Talin is required for integrin-mediated platelet function in hemostasis and thrombosis.

Department of Medicine, University of California, San Diego, La Jolla, CA 92093, USA.
Journal of Experimental Medicine (Impact Factor: 13.91). 01/2008; 204(13):3103-11. DOI: 10.1084/jem.20071800
Source: PubMed

ABSTRACT Integrins are critical for hemostasis and thrombosis because they mediate both platelet adhesion and aggregation. Talin is an integrin-binding cytoplasmic adaptor that is a central organizer of focal adhesions, and loss of talin phenocopies integrin deletion in Drosophila. Here, we have examined the role of talin in mammalian integrin function in vivo by selectively disrupting the talin1 gene in mouse platelet precursor megakaryocytes. Talin null megakaryocytes produced circulating platelets that exhibited normal morphology yet manifested profoundly impaired hemostatic function. Specifically, platelet-specific deletion of talin1 led to spontaneous hemorrhage and pathological bleeding. Ex vivo and in vitro studies revealed that loss of talin1 resulted in dramatically impaired integrin alphaIIbbeta3-mediated platelet aggregation and beta1 integrin-mediated platelet adhesion. Furthermore, loss of talin1 strongly inhibited the activation of platelet beta1 and beta3 integrins in response to platelet agonists. These data establish that platelet talin plays a crucial role in hemostasis and provide the first proof that talin is required for the activation and function of mammalian alpha2beta1 and alphaIIbbeta3 integrins in vivo.

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    ABSTRACT: IntroductionHemostasis is a rapid response by the body to stop bleeding at sites of vessel injury. Both platelets and fibrin are important for the formation of a hemostatic plug. Mice have been used to uncover the molecular mechanisms that regulate the activation of platelets and coagulation under physiological conditions. However, measuring hemostasis in mice is quite variable and current methods do not quantify platelet adhesion or fibrin formation at the site of injury.Methods We describe a novel hemostasis model that uses intravital fluorescence microscopy to quantify platelet adhesion, fibrin formation, and time to hemostatic plug formation in real-time. Repeated vessel injuries of ~50-100μm in diameter were induced using laser ablation technology in the saphenous vein of mice.ResultsHemostasis in this model was strongly impaired in mice deficient in GPIbα or talin-1, important regulators of platelet adhesiveness. In contrast, the time to hemostatic plug formation was only minimally affected in mice deficient in the extrinsic (TFlow) or the intrinsic (FIX-/-) coagulation pathways, even though platelet adhesion was significantly reduced. A partial reduction of platelet adhesiveness using clopidogrel led to instability within the hemostatic plug, especially when combined with impaired coagulation in TFlow mice.Conclusions In summary, we present a novel, highly sensitive method to quantify hemostatic plug formation in mice. Based on its sensitivity towards platelet adhesion defects and its real-time imaging capability, we propose this model as an ideal tool to study the efficacy and safety of antiplatelet agents.This article is protected by copyright. All rights reserved.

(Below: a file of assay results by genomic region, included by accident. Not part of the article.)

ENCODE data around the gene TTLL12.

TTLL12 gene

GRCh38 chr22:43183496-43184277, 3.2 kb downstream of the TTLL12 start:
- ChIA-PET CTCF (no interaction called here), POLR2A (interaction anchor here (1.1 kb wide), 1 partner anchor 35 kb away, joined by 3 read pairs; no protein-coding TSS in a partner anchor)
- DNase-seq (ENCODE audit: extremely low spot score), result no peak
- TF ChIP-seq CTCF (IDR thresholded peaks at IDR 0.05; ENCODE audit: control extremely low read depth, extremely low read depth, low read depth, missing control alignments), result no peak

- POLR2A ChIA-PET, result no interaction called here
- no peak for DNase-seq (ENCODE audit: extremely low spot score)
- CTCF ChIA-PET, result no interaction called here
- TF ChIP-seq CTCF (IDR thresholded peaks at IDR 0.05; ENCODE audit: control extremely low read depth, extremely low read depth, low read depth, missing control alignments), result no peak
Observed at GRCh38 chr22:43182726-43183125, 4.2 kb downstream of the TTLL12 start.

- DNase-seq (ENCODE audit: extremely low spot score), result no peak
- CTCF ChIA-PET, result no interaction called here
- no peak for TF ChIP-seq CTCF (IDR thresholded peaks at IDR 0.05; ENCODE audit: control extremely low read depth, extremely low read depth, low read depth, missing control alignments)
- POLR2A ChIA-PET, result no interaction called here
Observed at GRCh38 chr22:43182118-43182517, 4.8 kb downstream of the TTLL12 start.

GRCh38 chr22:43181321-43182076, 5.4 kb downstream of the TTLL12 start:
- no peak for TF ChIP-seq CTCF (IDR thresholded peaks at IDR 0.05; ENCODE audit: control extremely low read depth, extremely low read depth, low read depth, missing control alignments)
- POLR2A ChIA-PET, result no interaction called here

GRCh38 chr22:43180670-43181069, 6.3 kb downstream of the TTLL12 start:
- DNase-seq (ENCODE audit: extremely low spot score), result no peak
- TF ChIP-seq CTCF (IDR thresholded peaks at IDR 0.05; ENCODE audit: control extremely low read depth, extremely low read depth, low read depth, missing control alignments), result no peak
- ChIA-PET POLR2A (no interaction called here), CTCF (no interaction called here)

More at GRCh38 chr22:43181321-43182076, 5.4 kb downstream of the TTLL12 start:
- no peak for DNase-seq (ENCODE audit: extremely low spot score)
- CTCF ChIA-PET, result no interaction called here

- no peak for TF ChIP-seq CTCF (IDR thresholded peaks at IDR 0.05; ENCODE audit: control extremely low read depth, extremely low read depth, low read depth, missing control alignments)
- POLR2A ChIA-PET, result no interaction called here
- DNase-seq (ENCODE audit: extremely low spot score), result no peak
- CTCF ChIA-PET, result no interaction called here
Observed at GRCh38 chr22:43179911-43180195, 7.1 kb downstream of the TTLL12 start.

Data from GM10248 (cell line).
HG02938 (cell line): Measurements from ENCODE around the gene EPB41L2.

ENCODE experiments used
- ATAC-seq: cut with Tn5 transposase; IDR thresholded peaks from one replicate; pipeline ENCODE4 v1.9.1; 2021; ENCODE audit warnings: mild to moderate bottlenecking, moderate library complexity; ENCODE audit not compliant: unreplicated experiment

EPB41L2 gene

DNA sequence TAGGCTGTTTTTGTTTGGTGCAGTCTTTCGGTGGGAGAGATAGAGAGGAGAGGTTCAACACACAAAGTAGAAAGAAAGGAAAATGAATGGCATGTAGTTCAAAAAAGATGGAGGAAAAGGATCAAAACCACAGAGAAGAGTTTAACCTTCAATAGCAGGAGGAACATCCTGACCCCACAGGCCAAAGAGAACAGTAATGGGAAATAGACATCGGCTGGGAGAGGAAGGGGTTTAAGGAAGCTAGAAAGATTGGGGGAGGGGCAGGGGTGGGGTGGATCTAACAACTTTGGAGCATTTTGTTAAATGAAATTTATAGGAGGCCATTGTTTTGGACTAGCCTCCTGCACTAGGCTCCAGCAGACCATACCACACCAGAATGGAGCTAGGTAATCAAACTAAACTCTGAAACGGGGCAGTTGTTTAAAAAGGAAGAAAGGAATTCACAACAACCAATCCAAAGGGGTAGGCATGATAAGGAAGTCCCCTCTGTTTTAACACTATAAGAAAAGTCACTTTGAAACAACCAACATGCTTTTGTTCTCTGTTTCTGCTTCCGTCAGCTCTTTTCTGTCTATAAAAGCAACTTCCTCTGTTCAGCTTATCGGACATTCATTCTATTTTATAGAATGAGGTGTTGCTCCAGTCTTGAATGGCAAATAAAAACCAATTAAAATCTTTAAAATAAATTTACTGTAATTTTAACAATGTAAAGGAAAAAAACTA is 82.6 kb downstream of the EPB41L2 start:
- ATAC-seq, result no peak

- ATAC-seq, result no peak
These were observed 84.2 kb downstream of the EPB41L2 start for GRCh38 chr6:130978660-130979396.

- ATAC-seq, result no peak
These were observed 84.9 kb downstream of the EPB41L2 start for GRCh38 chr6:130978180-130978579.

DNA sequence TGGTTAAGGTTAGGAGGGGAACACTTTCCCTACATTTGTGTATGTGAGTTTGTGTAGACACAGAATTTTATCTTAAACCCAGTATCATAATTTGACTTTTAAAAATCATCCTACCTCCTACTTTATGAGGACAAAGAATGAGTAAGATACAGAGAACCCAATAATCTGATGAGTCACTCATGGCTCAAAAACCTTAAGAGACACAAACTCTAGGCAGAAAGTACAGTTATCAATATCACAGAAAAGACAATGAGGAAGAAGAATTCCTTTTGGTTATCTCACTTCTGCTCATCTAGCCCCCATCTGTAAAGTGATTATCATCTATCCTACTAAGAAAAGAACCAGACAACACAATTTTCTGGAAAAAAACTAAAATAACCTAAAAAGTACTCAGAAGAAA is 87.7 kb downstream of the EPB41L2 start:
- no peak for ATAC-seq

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    ABSTRACT: Integrin-mediated cell adhesion is important for development, immune responses, hemostasis and wound healing. Integrins also function as signal transducing receptors that can control intracellular pathways that regulate cell survival, proliferation, and cell fate. Conversely, cells can modulate the affinity of integrins for their ligands a process operationally defined as integrin activation. Analysis of activation of integrins has now provided a detailed molecular understanding of this unique form of "inside-out" signal transduction and revealed new paradigms of how transmembrane domains (TMD) can transmit long range allosteric changes in transmembrane proteins. Here, we will review how talin and mediates integrin activation and how integrin TMD can transmit these inside out signals.
    BMB reports 11/2014; · 1.99 Impact Factor
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    ABSTRACT: Plasma membrane (PM)-bound GTPase Rap1 recruits the Rap1-interacting-adaptor-molecule (RIAM), which in turn recruits talin to bind and activate integrins. However, it is unclear how RIAM recruits talin and why its close homolog lamellipodin does not. Here, we report that, although RIAM possesses two talin-binding sites (TBS1 and TBS2), only TBS1 is capable of recruiting cytoplasmic talin to the PM, and the R8 domain is the strongest binding site in talin. Crystal structure of an R7R8:TBS1 complex reveals an unexpected kink in the TBS1 helix that is not shared in the homologous region of lamellipodin. This kinked helix conformation is required for the colocalization of RIAM and talin at the PM and proper activation of integrin. Our findings provide the structural and mechanistic insight into talin recruitment by RIAM that underlies integrin activation and explain the differential functions of the otherwise highly homologous RIAM and lamellipodin in integrin signaling. Copyright © 2014 Elsevier Ltd. All rights reserved.

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